In an article published on April 5, 2019 with CIO.com, Penni Bradshaw offers insight on the new H-1B selection process and the “final rule” that began with this year’s filings, in addition to changes in the actual application process set to take effect for 2020 and other proposed adjustments by the United States Citizenship and Immigration Services (USCIS).
Recent changes to the cap selection process aimed to cut down on the administrative burden of the process as well as offer greater opportunity for more Master’s candidates to be selected by allowing said candidates to enter into the initial pool with all other eligible applicants.
As for 2020, applicants will no longer be required to fill out a comprehensive application for each visa holder until officially selected from the lottery – thereby cutting down on the time required by the current process and the costs associated, as Penni explains it “costs roughly $2,460 to file an application for an H-1B visa,” not to mention the cost of potential legal fees.
Additionally, Penni discusses another recent and proposed change that isn’t as friendly for employers as the modified 2020 application process: the proposed change to the Optional Practical Training (OPT) program, which gave international students on F-1 study visas 12 months to work in the United States – extending to 24 months for those with “science, technology, engineering and mathematics (STEM) degrees from Student and Exchange Visitor Program (SEVP)-certified and accredited U.S. colleges.” The USCIS reinterpreted this extension to require STEM graduates work at the employer’s worksite only – preventing them from performing on a third-party client site. After industry pushback, the USCIS ultimately clarified that the STEM OPT “training plans” did not apply to any F-1 visa holders or their employers.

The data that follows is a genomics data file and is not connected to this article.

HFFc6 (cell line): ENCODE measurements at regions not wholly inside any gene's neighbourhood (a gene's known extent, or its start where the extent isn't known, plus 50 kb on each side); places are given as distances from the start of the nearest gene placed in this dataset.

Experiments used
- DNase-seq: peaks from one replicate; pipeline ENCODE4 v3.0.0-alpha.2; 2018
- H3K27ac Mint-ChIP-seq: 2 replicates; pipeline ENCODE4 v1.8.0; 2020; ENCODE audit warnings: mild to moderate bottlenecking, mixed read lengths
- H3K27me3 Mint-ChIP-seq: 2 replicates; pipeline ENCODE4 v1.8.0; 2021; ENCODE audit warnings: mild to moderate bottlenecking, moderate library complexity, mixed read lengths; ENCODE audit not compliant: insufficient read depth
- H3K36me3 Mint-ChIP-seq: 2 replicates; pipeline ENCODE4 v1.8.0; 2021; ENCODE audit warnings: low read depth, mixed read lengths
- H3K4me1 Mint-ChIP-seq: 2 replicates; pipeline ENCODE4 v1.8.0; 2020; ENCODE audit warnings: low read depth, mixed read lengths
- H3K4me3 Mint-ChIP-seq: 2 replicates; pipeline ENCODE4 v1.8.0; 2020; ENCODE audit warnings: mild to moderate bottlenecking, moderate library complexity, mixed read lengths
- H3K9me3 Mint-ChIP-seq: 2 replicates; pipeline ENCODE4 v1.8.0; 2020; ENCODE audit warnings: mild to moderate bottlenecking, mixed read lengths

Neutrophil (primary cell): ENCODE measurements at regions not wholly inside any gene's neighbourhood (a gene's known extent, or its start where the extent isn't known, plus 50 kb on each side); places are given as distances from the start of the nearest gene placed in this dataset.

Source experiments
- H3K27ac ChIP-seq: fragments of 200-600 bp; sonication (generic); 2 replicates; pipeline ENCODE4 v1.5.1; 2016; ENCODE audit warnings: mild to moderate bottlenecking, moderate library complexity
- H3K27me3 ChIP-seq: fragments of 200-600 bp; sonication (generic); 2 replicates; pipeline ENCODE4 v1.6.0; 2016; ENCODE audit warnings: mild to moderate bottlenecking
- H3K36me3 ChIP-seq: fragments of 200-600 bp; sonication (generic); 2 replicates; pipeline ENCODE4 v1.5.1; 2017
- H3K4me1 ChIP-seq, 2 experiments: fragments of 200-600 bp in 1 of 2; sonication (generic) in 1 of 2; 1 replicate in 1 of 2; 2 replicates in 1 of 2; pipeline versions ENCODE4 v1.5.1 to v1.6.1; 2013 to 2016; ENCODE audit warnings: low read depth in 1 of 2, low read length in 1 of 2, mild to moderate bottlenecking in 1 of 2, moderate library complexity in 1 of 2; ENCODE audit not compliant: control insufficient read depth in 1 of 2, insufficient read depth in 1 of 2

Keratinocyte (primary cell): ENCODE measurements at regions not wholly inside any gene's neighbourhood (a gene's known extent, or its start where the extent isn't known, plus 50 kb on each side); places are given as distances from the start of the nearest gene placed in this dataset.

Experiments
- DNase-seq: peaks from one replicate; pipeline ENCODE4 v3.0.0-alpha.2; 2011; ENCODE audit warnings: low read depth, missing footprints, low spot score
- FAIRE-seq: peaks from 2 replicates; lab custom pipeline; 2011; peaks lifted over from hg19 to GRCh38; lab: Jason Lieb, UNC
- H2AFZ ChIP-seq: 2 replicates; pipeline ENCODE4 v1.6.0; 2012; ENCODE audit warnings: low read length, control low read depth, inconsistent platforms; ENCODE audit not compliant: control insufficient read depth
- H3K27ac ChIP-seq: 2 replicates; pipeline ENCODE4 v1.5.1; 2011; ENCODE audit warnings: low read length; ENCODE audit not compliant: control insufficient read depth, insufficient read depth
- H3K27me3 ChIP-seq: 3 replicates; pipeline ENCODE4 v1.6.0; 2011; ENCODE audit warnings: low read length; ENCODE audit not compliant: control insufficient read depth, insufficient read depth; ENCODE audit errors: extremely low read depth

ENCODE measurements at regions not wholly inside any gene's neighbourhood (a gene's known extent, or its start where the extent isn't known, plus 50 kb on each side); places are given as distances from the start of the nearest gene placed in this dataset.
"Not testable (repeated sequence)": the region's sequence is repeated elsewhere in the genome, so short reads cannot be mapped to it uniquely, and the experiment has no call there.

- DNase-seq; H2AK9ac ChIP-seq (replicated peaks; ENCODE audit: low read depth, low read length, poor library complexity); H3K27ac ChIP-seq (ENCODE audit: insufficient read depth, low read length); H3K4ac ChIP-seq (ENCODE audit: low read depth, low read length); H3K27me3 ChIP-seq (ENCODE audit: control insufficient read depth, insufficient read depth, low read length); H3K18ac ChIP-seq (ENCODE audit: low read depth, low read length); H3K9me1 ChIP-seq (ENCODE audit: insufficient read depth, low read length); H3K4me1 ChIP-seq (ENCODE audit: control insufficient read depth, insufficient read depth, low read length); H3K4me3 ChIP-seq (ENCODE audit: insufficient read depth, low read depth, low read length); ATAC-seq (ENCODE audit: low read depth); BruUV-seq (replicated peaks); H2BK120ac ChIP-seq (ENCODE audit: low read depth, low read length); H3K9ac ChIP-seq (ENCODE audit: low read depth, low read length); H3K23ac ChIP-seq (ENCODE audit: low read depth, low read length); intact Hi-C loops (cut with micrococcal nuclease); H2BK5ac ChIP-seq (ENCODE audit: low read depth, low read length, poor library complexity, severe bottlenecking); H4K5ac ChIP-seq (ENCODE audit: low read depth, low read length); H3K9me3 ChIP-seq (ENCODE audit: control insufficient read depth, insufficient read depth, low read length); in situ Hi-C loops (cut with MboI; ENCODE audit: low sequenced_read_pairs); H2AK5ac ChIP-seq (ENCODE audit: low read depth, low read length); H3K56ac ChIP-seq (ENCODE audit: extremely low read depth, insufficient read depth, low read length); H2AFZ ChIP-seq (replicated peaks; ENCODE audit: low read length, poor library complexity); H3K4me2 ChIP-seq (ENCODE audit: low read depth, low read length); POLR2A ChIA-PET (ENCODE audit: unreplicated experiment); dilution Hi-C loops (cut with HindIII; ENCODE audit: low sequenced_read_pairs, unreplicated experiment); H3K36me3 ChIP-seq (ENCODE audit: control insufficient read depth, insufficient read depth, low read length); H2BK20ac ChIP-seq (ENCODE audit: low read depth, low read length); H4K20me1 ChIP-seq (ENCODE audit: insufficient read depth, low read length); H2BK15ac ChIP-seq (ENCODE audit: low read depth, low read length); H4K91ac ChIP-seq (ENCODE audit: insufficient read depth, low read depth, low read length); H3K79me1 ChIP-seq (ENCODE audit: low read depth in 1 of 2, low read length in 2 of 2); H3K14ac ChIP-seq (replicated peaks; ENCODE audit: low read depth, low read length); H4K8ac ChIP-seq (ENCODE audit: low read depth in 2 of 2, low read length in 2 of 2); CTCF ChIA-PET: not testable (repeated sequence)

Companies clearly rely on H-1B visas to provide a skilled and technical workforce, and time will tell of the true impact these changes will have on IT firms and their ability to “fill roles, grow their business, innovate and remain competitive.”
To view the full article, please click here.